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[tod-l] /ˈtɒd l/
verb (used without object), toddled, toddling.
to move with short, unsteady steps, as a young child.
the act of toddling.
an unsteady gait.
Origin of toddle
First recorded in 1490-1500; to(tter) + (wa)ddle Unabridged
Based on the Random House Dictionary, © Random House, Inc. 2018.
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Examples from the Web for toddle
Historical Examples
  • I call him toddle because that's about all he can do in the way of a walk.

  • Let's toddle along and see what Fu Manchu has to say for himself.

  • You say well, Haimet, it was before your day; you were only beginning to toddle about when he died.

    One Snowy Night Emily Sarah Holt
  • She had from the time she could toddle around been constantly with her father.

  • He was the youngest of us, and could just toddle when Bill went away.

    The Two Whalers W.H.G. Kingston
  • At the time, baby was quite able to walk—at least to waddle or toddle.

    The Buffalo Runners R.M. Ballantyne
  • I felt just as, I suppose, an infant does on his first trying to toddle.

    Paddy Finn W. H. G. Kingston
  • And how the old man did rejoice when the little thing could toddle into his pantry!

    Amos Huntingdon T.P. Wilson
  • He has served me ever since he was able to toddle and I have yet to find the first serious fault in him.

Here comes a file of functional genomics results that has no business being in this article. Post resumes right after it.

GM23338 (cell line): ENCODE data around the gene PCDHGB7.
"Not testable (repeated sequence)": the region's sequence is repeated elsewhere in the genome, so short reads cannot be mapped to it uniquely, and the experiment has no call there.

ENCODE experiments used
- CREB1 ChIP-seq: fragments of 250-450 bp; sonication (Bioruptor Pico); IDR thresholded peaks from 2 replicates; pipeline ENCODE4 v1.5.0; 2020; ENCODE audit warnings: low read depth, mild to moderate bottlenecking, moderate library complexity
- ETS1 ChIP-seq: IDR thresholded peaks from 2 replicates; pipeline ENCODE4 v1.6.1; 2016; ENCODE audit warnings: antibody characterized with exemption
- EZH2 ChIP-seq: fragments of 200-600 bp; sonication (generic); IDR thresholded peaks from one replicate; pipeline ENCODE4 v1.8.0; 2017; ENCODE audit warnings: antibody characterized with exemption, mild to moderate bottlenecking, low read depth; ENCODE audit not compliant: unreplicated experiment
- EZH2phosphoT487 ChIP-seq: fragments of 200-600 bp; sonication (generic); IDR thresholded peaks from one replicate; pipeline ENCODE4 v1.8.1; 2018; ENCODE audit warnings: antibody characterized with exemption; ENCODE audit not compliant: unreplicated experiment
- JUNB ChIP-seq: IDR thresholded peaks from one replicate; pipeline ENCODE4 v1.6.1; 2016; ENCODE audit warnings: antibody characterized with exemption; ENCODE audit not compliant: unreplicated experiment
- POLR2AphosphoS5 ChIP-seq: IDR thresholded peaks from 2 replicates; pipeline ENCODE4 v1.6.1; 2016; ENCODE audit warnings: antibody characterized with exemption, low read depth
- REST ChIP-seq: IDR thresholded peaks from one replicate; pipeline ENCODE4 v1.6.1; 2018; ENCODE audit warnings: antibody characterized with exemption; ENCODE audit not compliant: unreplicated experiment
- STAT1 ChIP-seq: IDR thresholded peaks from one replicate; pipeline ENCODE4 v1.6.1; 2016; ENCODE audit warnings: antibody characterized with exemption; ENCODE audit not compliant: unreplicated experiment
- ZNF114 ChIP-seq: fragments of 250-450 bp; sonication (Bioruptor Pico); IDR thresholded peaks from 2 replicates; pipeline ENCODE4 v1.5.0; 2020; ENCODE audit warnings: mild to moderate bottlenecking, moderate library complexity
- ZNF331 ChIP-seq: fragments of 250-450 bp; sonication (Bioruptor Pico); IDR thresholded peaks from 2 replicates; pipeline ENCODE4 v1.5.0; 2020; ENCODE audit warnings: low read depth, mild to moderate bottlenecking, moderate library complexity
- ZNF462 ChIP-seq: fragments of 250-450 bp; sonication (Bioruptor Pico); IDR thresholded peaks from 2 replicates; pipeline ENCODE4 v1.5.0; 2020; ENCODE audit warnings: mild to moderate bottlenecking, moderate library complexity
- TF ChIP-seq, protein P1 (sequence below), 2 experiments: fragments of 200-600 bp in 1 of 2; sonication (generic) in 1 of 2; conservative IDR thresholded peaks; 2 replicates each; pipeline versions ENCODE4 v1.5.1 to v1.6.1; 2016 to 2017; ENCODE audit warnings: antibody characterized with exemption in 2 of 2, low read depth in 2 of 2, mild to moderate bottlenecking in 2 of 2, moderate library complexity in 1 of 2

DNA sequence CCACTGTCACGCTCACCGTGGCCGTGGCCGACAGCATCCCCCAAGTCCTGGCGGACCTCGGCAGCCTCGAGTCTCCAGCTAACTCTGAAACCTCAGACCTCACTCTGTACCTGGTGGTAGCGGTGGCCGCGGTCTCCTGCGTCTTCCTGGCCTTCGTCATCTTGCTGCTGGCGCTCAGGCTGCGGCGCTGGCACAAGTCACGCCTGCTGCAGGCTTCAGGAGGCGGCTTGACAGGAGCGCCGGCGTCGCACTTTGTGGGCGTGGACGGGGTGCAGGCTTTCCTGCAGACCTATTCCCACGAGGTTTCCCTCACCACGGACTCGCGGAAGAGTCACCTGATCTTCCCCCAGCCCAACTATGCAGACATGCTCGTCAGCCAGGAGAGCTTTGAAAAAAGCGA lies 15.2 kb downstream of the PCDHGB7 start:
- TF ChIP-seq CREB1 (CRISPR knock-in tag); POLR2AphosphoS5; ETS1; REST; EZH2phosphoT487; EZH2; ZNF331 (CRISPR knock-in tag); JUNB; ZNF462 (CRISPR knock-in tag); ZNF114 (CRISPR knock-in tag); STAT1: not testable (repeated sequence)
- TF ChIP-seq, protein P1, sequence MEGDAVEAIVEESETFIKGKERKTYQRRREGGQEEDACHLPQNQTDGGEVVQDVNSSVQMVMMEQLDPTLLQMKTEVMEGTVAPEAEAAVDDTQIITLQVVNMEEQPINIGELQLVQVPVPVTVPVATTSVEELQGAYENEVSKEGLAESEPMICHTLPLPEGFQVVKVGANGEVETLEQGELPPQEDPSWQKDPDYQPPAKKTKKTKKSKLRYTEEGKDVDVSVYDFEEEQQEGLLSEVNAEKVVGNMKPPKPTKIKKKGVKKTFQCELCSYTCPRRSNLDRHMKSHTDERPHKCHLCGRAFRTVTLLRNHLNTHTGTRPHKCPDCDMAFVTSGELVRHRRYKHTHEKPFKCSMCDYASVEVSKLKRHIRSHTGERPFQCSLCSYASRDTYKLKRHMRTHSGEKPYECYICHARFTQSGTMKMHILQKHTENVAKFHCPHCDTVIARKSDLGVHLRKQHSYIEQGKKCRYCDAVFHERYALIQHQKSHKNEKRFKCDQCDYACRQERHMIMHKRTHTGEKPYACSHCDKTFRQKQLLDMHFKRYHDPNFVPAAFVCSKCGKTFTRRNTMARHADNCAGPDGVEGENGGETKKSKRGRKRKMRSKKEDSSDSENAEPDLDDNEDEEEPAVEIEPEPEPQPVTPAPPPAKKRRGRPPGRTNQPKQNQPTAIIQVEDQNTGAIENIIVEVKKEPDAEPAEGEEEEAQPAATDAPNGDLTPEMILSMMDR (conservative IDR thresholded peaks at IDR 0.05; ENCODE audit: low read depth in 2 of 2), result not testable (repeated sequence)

Dorothy's House Party

    Evelyn Raymond
  • We may toddle to the altar yet, I said hysterically, when you are about eighty and I am seventy.

    The Romance of His Life

    Mary Cholmondeley
British Dictionary definitions for toddle


verb (intransitive)
to walk with short unsteady steps, as a child does when learning to walk
(foll by off) (jocular) to depart
(jocular) foll by round, over, etc. to stroll; amble
the act or an instance of toddling
Word Origin
C16 (Scottish and northern English): of obscure origin
Collins English Dictionary - Complete & Unabridged 2012 Digital Edition
© William Collins Sons & Co. Ltd. 1979, 1986 © HarperCollins
Publishers 1998, 2000, 2003, 2005, 2006, 2007, 2009, 2012
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Word Origin and History for toddle

"to run or walk with short, unsteady steps," c.1600, Scottish and northern British, of uncertain origin, possibly related to totter (1530s); an earlier sense of "to toy, play" is found c.1500. Related: Toddled; toddling.

Online Etymology Dictionary, © 2010 Douglas Harper
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